I wasn't really thinking and replaced "socker" with "strumpor" in my mind... no wonder it didn't feel right.
I definitely did the same thing. I could just see him, sitting there without any socks, tea in hand, loving life.
Maybe it has something to do with native english speakers. I'm not one of them, and I did not get confused by this exercise.
I did the exact same thing, socker = socks?
Found that a little weird; cool, but weird... I am by no means judging how a person prefers to drink their beverages :)
And to add to that, the -or ending is often heard as -er in spoken Swedish... I understand the confusion for a learner. ;)
That would be very dependent on dialects.
Which dialects are you thinking of?
I'm not sure to what extent -or is pronounced -er, but it's the case for many speakers residing around lake Mälaren.
Today, there's a tendency that more people pronounce these endings as they are written, especially younger people. But this is a pretty new development.
sockor and socker often sound the same in the spoken language. But 'to drink out of something' is att dricka ur något, so the other version would be han dricker te ur sockor.
I noticed in conjunctions there was another meaning for "utan" - "Jag älskar inte dig, utan honom", meaning "I don't love you, but (I do love) him." So, if I was to say something like, "Jag äter inte nötkött utan potatis", would that mean "I don't eat beef without potatoes" or, "I don't eat beef but (I do eat) potatoes"? Is the comma what makes the difference here?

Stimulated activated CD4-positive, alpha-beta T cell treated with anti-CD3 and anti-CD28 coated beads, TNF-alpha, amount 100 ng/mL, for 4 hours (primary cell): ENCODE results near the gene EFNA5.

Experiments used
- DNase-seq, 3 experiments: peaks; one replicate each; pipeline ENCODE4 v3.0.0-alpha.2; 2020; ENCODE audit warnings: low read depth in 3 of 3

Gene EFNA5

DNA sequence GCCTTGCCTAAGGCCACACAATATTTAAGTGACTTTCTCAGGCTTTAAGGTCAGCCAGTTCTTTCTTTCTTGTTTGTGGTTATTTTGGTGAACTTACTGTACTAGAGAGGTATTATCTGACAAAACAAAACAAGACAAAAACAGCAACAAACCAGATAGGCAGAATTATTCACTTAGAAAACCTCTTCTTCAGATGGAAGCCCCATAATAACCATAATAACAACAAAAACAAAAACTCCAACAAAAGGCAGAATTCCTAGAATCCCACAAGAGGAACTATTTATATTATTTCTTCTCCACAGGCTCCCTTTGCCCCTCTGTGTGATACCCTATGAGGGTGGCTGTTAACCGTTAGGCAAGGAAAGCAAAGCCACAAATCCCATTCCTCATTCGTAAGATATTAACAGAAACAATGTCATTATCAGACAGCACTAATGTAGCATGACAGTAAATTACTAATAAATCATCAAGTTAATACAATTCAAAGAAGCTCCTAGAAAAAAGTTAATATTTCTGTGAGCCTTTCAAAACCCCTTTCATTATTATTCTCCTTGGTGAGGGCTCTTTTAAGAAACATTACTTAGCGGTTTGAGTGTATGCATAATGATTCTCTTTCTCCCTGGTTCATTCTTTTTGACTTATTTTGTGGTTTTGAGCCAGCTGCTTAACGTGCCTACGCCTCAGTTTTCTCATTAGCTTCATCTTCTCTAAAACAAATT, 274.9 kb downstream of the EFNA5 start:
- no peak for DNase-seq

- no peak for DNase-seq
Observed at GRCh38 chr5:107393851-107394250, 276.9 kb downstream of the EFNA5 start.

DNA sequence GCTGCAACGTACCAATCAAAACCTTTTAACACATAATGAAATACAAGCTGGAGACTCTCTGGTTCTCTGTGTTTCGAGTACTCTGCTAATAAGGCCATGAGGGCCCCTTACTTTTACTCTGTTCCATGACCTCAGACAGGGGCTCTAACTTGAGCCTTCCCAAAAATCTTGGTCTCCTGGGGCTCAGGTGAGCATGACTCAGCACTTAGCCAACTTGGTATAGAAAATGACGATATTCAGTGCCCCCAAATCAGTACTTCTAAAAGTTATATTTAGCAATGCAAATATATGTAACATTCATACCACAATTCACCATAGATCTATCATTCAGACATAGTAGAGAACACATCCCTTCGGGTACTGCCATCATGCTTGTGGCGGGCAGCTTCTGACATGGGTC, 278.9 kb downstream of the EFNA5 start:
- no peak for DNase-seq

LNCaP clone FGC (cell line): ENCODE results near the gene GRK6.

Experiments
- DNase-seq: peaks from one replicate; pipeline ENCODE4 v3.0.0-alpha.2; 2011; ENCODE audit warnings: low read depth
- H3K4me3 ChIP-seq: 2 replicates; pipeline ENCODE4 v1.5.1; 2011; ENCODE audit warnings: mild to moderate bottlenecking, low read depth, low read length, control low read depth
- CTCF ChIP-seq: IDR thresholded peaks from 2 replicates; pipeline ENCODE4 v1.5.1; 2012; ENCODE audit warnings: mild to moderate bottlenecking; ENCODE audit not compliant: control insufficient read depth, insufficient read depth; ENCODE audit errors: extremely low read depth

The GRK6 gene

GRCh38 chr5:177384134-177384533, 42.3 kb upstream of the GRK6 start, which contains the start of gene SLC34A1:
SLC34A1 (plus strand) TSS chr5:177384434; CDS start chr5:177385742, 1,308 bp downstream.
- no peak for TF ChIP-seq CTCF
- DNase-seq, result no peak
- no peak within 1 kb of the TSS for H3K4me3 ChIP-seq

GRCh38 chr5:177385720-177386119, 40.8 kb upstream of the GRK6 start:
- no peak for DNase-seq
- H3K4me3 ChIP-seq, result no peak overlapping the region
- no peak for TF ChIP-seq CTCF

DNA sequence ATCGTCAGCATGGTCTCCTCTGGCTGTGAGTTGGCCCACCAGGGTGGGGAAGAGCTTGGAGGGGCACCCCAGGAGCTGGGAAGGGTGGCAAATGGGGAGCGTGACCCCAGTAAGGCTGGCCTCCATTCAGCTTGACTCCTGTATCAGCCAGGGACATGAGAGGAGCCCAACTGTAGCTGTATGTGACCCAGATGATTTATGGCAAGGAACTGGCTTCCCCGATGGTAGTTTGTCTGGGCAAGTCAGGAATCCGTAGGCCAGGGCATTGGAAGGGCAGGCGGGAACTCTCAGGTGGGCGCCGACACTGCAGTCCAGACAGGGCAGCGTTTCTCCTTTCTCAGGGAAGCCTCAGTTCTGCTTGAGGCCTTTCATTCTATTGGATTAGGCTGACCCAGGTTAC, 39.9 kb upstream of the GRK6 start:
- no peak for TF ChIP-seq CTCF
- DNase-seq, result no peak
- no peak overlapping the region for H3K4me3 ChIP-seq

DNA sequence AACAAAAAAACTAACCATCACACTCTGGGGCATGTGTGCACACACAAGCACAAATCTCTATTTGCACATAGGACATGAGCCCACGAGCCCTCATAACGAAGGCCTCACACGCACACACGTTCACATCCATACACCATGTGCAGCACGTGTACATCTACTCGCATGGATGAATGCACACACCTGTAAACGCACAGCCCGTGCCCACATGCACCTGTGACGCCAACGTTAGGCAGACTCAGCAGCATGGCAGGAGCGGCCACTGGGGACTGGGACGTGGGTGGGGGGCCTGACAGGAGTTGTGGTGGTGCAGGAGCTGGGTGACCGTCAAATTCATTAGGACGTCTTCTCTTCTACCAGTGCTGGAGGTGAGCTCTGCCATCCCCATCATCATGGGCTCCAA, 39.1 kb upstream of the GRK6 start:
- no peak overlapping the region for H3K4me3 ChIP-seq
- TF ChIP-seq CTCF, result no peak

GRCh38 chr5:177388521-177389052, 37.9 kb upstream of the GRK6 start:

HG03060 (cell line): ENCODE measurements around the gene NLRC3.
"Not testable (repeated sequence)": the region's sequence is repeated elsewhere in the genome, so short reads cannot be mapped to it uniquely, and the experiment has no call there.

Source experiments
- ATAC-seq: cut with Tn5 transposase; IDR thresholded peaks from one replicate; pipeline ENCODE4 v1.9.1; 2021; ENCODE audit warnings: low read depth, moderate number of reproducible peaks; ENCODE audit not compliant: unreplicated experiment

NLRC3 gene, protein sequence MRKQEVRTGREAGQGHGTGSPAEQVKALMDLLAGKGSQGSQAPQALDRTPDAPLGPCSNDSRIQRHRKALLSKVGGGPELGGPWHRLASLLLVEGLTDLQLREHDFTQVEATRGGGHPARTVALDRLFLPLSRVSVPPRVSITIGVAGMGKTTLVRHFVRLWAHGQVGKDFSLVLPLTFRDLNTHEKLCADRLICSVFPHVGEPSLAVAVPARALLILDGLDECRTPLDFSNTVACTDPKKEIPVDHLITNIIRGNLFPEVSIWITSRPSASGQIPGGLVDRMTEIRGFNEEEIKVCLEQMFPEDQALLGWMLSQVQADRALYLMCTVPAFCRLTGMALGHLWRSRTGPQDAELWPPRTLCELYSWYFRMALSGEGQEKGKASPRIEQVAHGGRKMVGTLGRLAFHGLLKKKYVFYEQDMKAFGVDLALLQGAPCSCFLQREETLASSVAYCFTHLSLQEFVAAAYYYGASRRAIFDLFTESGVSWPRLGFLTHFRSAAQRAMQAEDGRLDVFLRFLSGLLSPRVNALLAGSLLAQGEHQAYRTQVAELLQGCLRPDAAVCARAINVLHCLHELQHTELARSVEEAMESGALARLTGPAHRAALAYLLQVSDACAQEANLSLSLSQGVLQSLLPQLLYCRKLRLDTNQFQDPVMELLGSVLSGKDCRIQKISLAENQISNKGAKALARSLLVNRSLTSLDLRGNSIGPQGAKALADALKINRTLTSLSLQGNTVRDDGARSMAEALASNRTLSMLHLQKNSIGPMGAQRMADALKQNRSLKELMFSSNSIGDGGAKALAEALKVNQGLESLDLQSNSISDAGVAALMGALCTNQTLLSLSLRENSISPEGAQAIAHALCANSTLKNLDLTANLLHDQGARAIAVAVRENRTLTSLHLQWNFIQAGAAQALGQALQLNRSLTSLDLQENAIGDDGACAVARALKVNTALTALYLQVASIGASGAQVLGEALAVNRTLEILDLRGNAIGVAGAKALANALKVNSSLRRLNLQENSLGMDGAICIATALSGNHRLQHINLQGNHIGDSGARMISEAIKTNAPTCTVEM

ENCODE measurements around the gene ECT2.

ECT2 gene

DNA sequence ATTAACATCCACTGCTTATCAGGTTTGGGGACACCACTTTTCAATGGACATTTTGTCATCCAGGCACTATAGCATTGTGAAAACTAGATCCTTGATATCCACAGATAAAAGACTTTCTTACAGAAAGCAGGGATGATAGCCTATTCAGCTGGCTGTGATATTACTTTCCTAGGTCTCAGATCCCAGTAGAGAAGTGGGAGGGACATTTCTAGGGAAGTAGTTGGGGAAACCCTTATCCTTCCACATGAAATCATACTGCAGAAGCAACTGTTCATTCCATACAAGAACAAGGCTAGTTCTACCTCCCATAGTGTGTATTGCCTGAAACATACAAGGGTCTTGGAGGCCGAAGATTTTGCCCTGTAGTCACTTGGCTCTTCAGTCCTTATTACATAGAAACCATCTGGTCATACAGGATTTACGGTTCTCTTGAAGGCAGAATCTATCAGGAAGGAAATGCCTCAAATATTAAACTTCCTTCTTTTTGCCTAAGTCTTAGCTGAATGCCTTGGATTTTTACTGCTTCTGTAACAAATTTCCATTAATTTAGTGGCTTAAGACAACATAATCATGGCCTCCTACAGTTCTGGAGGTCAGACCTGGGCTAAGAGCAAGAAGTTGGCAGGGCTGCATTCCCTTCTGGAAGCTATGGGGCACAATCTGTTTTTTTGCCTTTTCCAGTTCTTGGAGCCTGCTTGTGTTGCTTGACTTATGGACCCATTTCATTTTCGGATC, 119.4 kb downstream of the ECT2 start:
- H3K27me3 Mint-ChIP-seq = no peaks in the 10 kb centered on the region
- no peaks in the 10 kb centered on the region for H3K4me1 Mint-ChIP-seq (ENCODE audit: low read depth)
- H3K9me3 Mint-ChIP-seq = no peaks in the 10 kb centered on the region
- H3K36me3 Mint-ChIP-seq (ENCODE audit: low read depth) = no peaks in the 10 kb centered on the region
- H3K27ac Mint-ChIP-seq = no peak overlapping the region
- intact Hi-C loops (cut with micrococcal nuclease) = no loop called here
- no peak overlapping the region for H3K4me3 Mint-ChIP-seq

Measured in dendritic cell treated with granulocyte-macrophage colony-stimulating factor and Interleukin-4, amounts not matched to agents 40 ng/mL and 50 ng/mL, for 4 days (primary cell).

"utan" means both "but this instead" and "without"; it's all about context.
• "I don't love you without him" doesn't make much sense, and should be "but I love him instead"; love is often mutually exclusive.
• Beef and potatoes aren't mutually exclusive, so you can eat beef with or without (med eller utan) potatoes, so "without" would make more sense.
Finally; it's also about intonation. Notice how you wrote a comma before "utan" in the first sentence. Putting emphasis on the final word (maybe a pause before "utan") does fall more into "but that instead".
I tried putting: "He drinks unsweet tea", but I guess that's not literal enough. Oh well.
The program usually allows a single typo, now it didnt. I dont know though if I'll ever learn that dricker is written with an i instead of a y
The program allows typos if they don't introduce ambiguities, ie if they don't turn the word you type into a different existing word. Drycker is "las bebidas", ie "things to drink", not a verb -- so this typo would never be accepted by duo.
Remember that i and y has different sound.
y is a rounded, protruded i ... which makes a different sound.
"te" is the swedish spelling. "thé" is the french spelling and "tea" is the english spelling. Unless you refer to "the" which is "den" or "det".
You can often see Swedes spelling tea as "the" or "thé" instead of the correct "te", though.
I can remember seeing that somewhere.
It might be an old spelling.
[v] is spelt as "v" nowadays, but was spelt as "hw" many hundreds of years ago.